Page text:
How and Where to Buy a Vintage Rolex

My friend just asked me about buying a vintage or previously-owned Rolex. Rolex is one of those magic words in the jewelry world. Everyone has an opinion about them: awesome, gauche, aspirational, traditional (in the negative sense), classic (in the positive sense). They seem to have become synonymous with arriving at a certain point of income or status.

I’ll admit it–I’m a Rolex fan. I have other watches, but my Datejust is the work horse: a truly durable and reliable timepiece. Play, work, pool, working out, going out, it’s perfectly appropriate no matter what the setting. Not only does it look exactly the same as it did out of the box 12 years ago, it looks virtually identical to newer models produced currently (Rolex has made a few tweaks to the construction of the bracelets and cases to make they even more durable, but they look the same). The self-winding movement can, in theory, be serviced into perpetuity. All of this adds up to a brand that is very respected as a new watch, but also as a previously-owned watch.

New Versus Previously-Owned Prices

New Rolex watches start around $4200 for the Airking, and you can expect to get a 10-25% discount from the MSRP from a Rolex Authorized Dealer, depending on the model. For previously-owned Rolex models, the percentage off retail will vary a great deal depending on the model and its relative demand, the condition, and the dealer who is selling it. For instance, a Rolex Steel Submariner with Date, Model #16610, retails for $6000 new. You can probably expect to get about 10% off this model, since it’s highly sought after relative to production, for a net price of around $5400. You might be able to buy it used in very good condition with a 1 year retailer’s warranty for around $4800, or about 20% off. Many used Rolex models should sell for 50-60% off new MSRP, and older vintage models may be even less. A few models are so limited in production, and so highly collectible that even previously-owned models will sell for MORE than retail, like the fabled Daytona in Stainless Steel.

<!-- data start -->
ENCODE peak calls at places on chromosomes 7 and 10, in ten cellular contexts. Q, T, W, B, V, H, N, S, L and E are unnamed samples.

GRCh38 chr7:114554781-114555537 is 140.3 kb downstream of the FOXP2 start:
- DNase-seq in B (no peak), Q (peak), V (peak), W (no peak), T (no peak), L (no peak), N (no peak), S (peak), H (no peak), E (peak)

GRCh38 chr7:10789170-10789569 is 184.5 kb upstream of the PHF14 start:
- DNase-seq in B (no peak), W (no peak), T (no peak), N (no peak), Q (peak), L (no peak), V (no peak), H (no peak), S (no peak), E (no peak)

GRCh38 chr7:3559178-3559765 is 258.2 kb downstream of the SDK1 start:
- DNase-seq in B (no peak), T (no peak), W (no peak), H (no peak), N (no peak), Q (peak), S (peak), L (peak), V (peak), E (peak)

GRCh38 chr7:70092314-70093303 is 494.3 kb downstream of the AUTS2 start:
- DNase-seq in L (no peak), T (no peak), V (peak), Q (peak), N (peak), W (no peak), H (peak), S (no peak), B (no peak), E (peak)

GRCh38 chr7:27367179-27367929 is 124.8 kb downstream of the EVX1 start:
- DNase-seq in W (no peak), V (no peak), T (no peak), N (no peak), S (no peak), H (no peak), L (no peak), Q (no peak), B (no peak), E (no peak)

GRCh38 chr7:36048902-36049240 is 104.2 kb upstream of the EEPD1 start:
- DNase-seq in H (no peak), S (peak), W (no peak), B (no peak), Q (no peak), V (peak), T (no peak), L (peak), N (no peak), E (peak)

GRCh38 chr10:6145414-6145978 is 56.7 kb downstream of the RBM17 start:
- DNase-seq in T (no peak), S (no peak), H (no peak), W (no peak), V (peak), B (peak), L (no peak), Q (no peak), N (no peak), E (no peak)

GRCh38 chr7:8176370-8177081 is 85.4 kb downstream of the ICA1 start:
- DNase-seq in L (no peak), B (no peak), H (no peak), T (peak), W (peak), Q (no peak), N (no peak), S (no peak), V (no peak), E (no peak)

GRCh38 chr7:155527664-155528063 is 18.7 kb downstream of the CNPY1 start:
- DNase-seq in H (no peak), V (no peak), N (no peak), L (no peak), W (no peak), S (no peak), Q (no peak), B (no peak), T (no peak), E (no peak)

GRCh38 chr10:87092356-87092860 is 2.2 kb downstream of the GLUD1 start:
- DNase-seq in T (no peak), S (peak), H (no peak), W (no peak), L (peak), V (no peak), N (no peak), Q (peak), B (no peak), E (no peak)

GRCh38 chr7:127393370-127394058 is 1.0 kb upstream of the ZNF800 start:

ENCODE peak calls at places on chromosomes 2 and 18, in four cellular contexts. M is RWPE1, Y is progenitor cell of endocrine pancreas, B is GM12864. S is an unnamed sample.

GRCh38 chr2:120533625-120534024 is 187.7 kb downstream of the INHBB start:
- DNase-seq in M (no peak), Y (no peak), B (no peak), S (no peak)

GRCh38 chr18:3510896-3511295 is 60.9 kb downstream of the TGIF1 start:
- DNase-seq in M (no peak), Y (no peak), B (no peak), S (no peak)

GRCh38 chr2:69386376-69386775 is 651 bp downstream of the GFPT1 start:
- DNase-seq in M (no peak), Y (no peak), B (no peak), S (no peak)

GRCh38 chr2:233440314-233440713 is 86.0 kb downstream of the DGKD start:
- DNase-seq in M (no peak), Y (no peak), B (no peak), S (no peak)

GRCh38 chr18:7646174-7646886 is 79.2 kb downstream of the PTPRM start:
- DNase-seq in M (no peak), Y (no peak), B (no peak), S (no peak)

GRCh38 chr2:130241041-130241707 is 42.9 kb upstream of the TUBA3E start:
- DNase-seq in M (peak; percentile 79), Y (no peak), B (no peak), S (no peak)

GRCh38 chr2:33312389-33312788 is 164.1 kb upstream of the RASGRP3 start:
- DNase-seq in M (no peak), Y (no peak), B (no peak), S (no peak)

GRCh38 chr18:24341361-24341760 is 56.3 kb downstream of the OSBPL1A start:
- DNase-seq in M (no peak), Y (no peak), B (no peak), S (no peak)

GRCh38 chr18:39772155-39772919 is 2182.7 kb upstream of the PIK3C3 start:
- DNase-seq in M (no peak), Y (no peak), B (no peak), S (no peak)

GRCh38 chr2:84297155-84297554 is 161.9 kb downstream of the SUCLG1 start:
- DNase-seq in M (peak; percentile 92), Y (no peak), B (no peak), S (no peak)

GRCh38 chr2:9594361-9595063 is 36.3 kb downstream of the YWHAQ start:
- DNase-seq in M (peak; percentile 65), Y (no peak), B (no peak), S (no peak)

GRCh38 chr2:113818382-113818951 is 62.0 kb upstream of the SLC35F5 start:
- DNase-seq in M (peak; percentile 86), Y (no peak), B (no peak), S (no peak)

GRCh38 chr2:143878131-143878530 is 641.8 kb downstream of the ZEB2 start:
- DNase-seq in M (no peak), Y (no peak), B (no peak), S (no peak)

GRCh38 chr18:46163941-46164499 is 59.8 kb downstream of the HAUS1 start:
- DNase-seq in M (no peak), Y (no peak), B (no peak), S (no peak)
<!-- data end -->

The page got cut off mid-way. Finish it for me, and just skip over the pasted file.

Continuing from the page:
Research

There are a number of places to get information about watches online. Two of the most respected sites in the industry are TimeZone.com and WatchNet.com. They are good places to get information, and check out forums to see what collectors are saying. Looking at their “Fraud” notices on Watchnet, I can’t recommend that the average consumer buy through their site though: it just looks too risky.

Buy New

If you are looking for a new Rolex, it’s pretty straight forward: Look up the closest Authorized Rolex Dealer to you on Rolex.com, and go shopping locally. I recommend buying a new watch from an authorized source mostly for authenticity purposes: new Rolex retails start at $4200+, so you want to make sure it’s the real deal. Also, if your new watch should need service and you buy through an un-authorized source, you may not be able to get certified Rolex service–which I highly recommend for resale and longevity purposes.

Buy Previously-Owned/Vintage

You can look up local jewelers who carry new Rolex watches (see above), sometimes they have previously-owned Rolexes that collectors have traded in. You can also check out local jewelers who carry estate jewelry and watches, you might get lucky. It’s a bit hit or miss locally, though: these watches have a huge used following as well as new, so they sell quickly.

Note: Looking online, I would skip eBay, and other smaller online sites. Too risky for this particular brand, which just breeds fraud.


Portero.com

Portero.com would be a good place to start a search for a vintage Rolex, or any other finer Swiss brand watch. From the research I’ve done, the watches are a pretty good value. They work hard on verifying authenticity, provide 1 year warranties, have a 14-day return policy, and offer good descriptions online with condition clearly identified (New, Mint, Very Good, etc.). You can also call customer service at 1.877.307.3767, and add to your comfort level. I found this fantastic 1950′s 18 Kt yellow gold model on a strap–it would look great on a woman (and this is a great price for a gold vintage Rolex!)!

1950's Gold Rolex from Portero.com, $7200 Retail

1950's 18K Gold Rolex from Portero.com, $7200 Retail

European Watch Company
I made a purchase from European Watch Company for a different watch brand. For that transaction, they provided a lot of guidance over the phone, and delivered a new, authentic watch with original box and papers for a very good value. They have an actual storefront in Boston, which adds a face to their business, and provide a References page on their website with testimonials about their business. Here is a stainless steel signed Tiffany and Co. Rolex from the 1970′s, for an excellent price (could be worn by a man or woman):

Stainless Steel Rolex, signed Tiffany and Co., from European Watch Co, $2550 Retail

Stainless Steel Rolex, signed Tiffany and Co., from European Watch Co, $2550 Retail

This vintage 1930′s “Cocktail Watch” is totally amazing (and the gold content alone may be more than the selling price):

Vintage 1930's 18K Ladies Rolex Watch, European Watch Co, $3800 Retail

Vintage 1930's 18K Ladies Rolex Watch, European Watch Co, $3800 Retail

There are some great previously-owned Rolex watches out there, but with this brand, you have to be extra careful about who you buy from. I recommend buying in person or from a retailer with credentials you can actually check out (BBB online, how long they have been in business, industry affiliations). Be sure to do your due diligence when deciding where

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